1. That's an important point: good exercise involves walking (in a direction away from the refrigerator :)
    Good post, Drew!

  2. Love this post..... the other benefit that I never got about the "Many feel discouraged when the machine they have just sweated on for 30 minutes tells them that they have burned a measly 200 calories, the equivalent of a large double-double or a large cookie. " bit of the equation was until I understood how it affected my basal metabolism.

    I wrote about this at:

  3. Yes, so true. The time spent exercising can also be looked at as
    1) time not eating
    2) time having a moment to think, relax, and remotivate.

  4. That is a very good point - I think the calories you don't consumer should be counted! What a genius!

  5. "If I had stayed home I would have eaten 400 calories worth of cookies!"

    That's genius, I love it! And it's so true. Every minute spent exercising is another minute not spent hoovering snacks or sitting on the couch feeling down.

  6. I totally agree. Whenever I find myself standing in front of the pantry (with no memory of how I got there, lol) I ask myself if I have worked out today. Most of the time, that would be no. If I've worked out/am working out, even for just half an hour, I don't have time for that 4:00 PM pantry attraction.

  7. It's something I just discovered (and blogged about) least something related. If I excersise, I don't want to overeat (makes you feel weighted down). It brings you out of the vegging attitude too.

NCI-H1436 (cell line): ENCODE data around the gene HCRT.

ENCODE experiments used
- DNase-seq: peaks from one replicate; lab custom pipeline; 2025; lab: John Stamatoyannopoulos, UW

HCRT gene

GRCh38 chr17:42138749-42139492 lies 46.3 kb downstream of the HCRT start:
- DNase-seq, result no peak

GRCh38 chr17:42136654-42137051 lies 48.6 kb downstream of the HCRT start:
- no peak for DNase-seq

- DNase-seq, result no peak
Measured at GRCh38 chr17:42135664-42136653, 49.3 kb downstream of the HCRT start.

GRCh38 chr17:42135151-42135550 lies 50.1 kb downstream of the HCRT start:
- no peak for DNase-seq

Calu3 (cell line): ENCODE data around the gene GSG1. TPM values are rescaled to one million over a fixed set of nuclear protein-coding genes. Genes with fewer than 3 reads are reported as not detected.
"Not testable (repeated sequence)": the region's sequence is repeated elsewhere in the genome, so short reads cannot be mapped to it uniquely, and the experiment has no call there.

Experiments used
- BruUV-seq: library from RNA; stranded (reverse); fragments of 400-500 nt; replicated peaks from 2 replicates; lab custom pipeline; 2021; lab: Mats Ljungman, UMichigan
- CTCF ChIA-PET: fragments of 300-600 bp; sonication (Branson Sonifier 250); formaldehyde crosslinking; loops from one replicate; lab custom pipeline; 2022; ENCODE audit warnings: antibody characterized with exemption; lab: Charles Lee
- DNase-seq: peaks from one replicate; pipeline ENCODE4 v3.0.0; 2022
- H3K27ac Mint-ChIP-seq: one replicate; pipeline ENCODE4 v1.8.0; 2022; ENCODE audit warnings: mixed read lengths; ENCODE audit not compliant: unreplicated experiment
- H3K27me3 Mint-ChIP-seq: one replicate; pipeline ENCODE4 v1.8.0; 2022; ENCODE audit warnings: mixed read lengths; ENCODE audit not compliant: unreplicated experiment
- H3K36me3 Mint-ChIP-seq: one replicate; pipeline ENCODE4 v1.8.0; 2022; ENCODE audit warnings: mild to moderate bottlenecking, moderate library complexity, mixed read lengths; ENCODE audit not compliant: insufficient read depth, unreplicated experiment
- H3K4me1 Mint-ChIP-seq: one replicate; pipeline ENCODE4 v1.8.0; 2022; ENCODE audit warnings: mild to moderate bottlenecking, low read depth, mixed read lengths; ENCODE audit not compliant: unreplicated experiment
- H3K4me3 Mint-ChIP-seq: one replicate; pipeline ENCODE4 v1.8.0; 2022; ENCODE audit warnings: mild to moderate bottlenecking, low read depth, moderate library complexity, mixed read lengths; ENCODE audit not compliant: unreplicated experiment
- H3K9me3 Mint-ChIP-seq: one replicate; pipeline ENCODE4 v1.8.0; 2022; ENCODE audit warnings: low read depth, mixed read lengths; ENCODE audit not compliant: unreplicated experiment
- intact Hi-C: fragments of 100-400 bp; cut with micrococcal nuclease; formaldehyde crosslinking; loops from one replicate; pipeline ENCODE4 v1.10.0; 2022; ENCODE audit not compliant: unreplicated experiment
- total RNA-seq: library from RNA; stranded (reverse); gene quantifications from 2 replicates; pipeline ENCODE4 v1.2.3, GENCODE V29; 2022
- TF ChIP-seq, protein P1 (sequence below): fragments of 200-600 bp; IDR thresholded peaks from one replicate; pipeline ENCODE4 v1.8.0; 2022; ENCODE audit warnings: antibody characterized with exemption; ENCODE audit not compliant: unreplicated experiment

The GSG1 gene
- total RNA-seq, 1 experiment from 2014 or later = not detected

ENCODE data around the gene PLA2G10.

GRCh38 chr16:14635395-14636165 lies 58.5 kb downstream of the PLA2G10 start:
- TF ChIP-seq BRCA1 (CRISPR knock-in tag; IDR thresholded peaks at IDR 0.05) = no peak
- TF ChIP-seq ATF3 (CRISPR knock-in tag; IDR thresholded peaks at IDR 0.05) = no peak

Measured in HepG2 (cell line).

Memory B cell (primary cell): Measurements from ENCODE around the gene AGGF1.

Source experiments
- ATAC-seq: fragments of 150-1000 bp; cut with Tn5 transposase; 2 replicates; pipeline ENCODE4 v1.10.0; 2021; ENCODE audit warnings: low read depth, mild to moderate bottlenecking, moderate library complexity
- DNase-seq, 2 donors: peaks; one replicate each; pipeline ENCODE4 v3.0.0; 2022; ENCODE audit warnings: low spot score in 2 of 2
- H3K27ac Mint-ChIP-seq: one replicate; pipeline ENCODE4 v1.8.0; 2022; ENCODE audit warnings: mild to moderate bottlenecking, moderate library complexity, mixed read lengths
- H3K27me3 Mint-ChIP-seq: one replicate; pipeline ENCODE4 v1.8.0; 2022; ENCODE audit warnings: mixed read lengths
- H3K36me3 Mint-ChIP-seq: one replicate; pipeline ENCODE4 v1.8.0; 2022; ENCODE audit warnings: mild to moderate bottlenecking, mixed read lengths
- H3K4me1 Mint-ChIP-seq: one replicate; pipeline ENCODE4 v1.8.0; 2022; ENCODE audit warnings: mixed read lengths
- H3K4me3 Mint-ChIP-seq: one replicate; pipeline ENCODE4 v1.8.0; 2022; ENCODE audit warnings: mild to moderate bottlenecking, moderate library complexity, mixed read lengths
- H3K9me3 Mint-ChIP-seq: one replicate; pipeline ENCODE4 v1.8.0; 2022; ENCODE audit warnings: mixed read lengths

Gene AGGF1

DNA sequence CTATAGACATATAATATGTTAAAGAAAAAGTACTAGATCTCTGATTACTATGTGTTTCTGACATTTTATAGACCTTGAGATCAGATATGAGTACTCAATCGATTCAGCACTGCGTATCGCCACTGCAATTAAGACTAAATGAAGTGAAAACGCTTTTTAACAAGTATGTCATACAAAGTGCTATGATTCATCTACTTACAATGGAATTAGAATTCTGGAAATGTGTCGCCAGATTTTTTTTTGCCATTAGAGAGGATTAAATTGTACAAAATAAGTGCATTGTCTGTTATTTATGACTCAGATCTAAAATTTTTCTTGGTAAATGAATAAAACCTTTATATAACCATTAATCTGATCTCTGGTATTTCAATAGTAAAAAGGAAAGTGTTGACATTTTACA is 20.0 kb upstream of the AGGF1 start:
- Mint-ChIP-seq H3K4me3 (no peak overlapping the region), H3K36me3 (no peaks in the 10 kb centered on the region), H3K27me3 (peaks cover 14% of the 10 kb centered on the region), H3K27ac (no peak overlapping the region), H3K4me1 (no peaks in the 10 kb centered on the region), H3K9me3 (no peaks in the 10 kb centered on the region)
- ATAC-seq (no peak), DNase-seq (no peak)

Why is it that we think exercise isn't real or doesn't count unless we push ourselves to uncomfort?

  8. Great point! I find that high intensity exercise actually makes me ravenous and more likely to overeat. But nice relaxing walks, or yoga, or weight lifting mellow me out & I eat much less and lose more weight!

  9. Just the kick in the butt I needed to get me out of my funk. I haven't exercised in about...oh... 2 weeks.

    *hiding face in shame*

    Thanks for the reminder about why I need to exercise. Randy is a genius btw. :-)

  10. I love exercising. Moving should be fun. I just started doing a bellydancing DVD that I order from Netflix. It's not as hard a work out as biking for an hour and half, but it's fun and I can do it in the rain or cold. I can bike in the cold, but I feel miserable. Dancing to a DVD inside keeps me warm and happy.

    I also love to jog. With an exercise DVD, I have time to jog in the same day. It's great way to break up the routine. It isn't the amount of calories burned during exercise that's important, but the love of doing it.

    An hour dancing probably burns less calories than an hour bike riding, but I'm not in the cold so it's an hour spent happy.

  11. Two points I really liked (and agree with)...

    It is about calories out being greater than calories in for weight loss.

    Calories avoided reduces calories in. Randy is 100 percent correct.

    The important thing is to get moving and do do something you enjoy. Than includes playing something like Dance Dance Revolution (gets my heart pumping and is a great way to spend time with the human family), or walking your dogs (again, gets you moving and is a great way to spend time with the fur family).